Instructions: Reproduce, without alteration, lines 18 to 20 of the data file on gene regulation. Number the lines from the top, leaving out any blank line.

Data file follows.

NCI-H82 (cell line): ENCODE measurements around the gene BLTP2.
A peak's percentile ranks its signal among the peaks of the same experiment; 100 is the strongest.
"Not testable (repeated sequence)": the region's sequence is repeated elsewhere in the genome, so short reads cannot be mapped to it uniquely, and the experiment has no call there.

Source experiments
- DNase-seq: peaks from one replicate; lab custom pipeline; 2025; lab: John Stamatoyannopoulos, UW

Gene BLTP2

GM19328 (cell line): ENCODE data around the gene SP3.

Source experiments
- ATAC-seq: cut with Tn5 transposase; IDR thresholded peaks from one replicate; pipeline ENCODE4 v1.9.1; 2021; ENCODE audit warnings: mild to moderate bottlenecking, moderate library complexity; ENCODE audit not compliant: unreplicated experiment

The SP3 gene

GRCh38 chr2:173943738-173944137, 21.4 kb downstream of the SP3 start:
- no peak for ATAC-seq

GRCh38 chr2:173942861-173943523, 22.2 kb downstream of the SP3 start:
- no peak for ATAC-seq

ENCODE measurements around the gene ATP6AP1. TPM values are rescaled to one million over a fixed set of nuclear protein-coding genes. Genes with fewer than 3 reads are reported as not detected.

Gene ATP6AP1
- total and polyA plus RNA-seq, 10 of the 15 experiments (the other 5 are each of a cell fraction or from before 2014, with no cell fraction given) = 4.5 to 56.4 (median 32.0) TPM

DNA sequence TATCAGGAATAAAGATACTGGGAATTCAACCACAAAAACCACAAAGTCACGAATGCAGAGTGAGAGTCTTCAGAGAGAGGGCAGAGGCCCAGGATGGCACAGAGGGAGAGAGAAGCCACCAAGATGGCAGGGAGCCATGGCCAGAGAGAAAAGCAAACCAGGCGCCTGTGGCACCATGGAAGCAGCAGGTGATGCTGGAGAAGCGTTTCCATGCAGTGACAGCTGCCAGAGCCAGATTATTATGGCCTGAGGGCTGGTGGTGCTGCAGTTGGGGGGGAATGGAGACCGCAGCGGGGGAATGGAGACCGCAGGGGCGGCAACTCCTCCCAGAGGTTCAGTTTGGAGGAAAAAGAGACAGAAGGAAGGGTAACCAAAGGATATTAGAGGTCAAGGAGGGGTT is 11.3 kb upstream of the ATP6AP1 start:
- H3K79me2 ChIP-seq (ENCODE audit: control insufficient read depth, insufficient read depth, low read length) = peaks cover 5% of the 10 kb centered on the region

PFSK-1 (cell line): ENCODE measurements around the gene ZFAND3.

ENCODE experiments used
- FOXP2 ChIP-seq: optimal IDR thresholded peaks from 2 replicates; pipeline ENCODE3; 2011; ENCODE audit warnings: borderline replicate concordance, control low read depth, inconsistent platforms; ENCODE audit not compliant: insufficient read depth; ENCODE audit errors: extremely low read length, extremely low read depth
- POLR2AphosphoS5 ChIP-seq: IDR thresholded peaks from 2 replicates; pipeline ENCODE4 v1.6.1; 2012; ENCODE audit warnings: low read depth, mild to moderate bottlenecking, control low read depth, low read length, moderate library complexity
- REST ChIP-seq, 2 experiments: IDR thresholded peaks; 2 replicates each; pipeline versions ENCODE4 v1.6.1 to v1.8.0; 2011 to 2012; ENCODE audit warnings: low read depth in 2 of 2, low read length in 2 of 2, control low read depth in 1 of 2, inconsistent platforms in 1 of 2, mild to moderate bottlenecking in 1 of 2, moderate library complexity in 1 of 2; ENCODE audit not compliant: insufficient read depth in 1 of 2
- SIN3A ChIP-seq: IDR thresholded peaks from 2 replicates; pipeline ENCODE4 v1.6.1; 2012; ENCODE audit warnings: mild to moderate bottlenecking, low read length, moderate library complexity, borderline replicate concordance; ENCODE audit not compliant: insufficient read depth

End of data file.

DNA sequence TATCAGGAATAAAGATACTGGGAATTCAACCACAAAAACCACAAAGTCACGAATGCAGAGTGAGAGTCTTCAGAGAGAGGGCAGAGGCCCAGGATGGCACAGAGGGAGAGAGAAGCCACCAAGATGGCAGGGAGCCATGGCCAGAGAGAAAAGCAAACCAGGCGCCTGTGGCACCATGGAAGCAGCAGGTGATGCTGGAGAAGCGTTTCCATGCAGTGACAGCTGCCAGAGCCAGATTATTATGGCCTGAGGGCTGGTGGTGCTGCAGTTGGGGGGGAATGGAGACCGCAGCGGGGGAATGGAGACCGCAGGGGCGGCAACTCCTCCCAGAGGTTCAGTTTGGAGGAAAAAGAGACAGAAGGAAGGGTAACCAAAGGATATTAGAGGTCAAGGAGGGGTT is 11.3 kb upstream of the ATP6AP1 start:
- H3K79me2 ChIP-seq (ENCODE audit: control insufficient read depth, insufficient read depth, low read length) = peaks cover 5% of the 10 kb centered on the region

PFSK-1 (cell line): ENCODE measurements around the gene ZFAND3.